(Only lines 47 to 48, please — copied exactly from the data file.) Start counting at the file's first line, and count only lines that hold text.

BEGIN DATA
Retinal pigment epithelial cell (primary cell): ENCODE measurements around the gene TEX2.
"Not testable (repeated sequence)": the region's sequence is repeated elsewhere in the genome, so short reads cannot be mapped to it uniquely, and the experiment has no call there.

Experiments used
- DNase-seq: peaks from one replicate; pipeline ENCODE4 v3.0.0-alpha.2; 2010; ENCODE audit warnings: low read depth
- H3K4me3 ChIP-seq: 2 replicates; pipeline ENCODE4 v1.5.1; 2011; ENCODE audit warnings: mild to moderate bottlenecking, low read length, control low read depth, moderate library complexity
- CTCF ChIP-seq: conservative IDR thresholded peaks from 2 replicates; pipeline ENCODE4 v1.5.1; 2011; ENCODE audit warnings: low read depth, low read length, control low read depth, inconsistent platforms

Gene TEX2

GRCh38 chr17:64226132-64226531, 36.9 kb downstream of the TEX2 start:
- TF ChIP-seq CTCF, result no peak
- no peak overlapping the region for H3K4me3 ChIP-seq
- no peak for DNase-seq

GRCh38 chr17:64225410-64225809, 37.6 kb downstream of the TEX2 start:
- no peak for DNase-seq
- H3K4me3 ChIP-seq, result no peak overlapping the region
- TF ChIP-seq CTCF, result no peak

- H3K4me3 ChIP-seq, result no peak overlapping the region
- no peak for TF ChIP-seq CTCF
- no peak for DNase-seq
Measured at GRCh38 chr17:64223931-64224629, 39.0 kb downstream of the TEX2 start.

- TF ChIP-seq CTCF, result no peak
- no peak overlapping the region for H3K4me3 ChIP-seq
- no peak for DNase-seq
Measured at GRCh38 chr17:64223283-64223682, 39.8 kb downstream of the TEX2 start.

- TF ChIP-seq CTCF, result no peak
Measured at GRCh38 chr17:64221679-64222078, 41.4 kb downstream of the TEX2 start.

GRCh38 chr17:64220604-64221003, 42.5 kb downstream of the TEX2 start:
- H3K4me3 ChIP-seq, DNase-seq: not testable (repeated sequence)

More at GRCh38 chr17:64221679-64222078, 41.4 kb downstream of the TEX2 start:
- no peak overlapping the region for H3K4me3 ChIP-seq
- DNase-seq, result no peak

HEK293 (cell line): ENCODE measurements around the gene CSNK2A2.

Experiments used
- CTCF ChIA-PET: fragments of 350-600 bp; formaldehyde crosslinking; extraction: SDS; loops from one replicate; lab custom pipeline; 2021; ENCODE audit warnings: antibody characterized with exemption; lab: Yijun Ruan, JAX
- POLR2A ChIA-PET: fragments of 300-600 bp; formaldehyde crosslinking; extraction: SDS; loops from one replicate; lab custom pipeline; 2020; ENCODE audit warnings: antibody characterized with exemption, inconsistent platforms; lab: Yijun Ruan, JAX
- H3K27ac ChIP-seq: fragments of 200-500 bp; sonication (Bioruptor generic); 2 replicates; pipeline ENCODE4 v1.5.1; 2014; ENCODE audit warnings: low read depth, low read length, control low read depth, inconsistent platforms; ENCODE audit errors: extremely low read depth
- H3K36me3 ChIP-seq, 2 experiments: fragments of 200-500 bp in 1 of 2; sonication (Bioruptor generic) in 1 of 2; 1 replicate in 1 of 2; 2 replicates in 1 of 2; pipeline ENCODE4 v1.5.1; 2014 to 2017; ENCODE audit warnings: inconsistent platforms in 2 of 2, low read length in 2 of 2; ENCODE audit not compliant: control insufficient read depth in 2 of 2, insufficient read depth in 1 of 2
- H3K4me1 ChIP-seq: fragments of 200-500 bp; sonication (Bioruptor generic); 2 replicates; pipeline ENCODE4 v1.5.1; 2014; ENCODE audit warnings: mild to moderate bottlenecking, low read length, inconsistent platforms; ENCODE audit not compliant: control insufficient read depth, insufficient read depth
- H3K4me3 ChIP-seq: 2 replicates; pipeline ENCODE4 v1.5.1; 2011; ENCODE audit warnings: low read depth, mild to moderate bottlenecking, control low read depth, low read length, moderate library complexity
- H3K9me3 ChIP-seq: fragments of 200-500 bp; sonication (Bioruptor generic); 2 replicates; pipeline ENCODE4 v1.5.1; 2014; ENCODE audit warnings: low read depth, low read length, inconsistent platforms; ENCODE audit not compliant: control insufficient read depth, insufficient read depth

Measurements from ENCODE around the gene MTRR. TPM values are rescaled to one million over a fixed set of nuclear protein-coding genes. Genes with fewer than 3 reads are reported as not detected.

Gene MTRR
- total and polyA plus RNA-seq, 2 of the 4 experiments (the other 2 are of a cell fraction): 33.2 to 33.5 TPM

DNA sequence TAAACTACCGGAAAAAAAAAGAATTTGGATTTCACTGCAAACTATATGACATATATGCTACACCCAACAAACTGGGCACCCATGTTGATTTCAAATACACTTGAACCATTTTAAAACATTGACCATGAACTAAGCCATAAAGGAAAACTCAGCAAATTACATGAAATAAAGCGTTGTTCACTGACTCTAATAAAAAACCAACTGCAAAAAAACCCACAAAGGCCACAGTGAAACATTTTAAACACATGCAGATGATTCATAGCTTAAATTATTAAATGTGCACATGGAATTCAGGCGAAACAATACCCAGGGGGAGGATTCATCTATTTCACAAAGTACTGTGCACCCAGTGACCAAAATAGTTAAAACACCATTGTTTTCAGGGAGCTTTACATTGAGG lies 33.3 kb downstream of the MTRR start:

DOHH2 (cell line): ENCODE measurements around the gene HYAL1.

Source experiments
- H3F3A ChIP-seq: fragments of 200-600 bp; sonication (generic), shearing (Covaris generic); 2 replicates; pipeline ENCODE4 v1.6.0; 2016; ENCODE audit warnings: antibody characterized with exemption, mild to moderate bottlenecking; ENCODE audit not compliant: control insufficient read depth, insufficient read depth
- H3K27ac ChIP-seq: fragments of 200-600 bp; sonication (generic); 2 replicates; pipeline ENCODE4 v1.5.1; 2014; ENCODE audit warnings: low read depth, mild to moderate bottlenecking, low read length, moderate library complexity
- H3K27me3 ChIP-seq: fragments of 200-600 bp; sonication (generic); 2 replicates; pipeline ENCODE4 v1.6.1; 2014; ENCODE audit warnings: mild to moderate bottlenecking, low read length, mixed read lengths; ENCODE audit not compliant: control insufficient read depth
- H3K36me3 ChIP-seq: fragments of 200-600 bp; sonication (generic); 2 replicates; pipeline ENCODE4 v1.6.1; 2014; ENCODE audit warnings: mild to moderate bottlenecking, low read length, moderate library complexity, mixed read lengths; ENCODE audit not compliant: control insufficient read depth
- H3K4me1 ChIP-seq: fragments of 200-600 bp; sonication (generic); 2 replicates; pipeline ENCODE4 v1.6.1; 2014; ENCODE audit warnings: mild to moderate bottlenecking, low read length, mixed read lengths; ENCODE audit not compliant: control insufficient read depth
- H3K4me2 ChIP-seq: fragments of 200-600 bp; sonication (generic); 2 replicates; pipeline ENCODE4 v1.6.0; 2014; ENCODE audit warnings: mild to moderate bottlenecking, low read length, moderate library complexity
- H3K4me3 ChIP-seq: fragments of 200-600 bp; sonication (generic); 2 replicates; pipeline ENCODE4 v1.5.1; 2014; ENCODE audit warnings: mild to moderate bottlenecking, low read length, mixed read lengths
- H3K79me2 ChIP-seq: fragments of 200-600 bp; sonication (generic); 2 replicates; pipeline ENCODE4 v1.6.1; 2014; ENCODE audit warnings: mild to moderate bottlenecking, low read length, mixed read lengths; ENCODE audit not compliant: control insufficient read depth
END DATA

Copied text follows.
- H3K27ac ChIP-seq: fragments of 200-600 bp; sonication (generic); 2 replicates; pipeline ENCODE4 v1.5.1; 2014; ENCODE audit warnings: low read depth, mild to moderate bottlenecking, low read length, moderate library complexity
- H3K27me3 ChIP-seq: fragments of 200-600 bp; sonication (generic); 2 replicates; pipeline ENCODE4 v1.6.1; 2014; ENCODE audit warnings: mild to moderate bottlenecking, low read length, mixed read lengths; ENCODE audit not compliant: control insufficient read depth